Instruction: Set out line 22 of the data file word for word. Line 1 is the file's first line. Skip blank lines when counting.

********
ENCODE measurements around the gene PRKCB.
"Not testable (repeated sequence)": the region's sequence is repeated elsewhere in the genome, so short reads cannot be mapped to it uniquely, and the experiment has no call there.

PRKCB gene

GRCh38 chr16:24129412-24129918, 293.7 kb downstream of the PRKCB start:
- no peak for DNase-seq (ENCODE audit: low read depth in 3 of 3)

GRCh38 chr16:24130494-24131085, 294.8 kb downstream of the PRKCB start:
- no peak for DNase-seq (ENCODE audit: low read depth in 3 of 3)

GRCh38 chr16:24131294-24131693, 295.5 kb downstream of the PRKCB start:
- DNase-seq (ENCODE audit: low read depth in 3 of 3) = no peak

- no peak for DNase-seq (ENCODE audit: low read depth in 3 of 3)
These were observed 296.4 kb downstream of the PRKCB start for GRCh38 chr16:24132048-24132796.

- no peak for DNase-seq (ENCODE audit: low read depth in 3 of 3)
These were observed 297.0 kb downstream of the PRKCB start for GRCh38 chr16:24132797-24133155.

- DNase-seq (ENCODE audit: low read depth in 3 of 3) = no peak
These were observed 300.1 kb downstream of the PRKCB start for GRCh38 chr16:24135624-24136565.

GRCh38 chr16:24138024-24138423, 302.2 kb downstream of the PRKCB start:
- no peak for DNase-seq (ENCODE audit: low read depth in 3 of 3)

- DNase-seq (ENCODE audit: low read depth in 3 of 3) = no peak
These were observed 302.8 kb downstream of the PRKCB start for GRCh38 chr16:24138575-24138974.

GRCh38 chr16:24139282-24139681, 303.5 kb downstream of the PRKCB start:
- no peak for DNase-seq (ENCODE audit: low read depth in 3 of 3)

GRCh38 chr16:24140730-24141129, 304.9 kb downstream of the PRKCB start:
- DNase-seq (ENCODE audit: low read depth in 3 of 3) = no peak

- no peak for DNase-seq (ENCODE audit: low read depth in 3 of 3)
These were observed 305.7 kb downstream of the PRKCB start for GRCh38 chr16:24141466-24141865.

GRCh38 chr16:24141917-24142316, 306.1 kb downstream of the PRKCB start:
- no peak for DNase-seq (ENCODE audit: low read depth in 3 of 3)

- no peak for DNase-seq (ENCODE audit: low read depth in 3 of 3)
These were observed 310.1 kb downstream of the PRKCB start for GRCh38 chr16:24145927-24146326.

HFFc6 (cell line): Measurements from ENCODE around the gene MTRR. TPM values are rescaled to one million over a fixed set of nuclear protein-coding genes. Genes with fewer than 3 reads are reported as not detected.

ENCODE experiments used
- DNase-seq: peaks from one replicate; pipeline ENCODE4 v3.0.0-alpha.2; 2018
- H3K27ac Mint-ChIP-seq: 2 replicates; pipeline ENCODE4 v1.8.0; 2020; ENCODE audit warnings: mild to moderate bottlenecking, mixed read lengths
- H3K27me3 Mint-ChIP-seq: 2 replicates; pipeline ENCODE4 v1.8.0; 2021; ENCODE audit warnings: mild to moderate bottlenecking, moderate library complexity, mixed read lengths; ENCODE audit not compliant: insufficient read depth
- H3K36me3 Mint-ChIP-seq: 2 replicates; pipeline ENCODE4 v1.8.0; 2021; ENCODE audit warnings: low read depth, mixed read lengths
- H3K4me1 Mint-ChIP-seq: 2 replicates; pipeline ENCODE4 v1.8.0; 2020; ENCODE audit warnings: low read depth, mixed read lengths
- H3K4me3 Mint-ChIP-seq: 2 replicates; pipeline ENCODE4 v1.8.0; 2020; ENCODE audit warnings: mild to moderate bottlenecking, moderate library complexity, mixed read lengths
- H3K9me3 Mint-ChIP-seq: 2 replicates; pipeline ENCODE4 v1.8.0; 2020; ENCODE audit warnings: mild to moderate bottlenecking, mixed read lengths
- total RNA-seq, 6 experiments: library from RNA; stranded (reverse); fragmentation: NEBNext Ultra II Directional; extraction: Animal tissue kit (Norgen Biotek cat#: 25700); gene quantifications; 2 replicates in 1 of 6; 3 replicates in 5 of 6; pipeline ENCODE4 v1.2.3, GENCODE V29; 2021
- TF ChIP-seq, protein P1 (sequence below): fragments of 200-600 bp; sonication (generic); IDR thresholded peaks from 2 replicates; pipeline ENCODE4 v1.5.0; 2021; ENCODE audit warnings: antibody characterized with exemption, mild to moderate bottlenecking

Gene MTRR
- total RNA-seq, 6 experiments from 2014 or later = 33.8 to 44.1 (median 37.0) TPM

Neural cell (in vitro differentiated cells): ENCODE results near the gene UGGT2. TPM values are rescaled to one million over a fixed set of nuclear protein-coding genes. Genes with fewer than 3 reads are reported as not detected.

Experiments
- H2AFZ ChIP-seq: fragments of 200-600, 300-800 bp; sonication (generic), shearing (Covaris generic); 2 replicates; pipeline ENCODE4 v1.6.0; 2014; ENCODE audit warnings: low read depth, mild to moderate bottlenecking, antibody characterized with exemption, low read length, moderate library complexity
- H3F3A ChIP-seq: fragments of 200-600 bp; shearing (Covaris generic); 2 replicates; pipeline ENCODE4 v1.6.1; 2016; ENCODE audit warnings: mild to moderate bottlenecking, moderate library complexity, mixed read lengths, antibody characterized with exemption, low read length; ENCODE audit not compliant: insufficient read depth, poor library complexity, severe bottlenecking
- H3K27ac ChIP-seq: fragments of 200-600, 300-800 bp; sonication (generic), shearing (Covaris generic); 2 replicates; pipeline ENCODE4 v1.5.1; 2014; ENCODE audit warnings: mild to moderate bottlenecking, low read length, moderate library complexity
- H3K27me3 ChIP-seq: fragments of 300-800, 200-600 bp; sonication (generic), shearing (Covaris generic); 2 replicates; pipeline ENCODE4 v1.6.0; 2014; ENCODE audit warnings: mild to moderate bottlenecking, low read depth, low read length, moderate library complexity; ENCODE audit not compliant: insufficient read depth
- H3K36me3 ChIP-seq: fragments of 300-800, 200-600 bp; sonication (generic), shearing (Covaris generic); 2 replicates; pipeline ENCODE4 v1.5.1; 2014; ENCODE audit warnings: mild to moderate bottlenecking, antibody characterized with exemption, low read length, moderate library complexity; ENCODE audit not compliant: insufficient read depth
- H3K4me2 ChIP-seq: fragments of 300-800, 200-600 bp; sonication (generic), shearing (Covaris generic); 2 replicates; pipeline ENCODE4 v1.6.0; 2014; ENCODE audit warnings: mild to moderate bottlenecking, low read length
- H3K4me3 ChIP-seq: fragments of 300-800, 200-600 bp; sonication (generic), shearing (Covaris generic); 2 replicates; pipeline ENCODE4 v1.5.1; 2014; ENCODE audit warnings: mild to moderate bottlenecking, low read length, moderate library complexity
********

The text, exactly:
GRCh38 chr16:24140730-24141129, 304.9 kb downstream of the PRKCB start: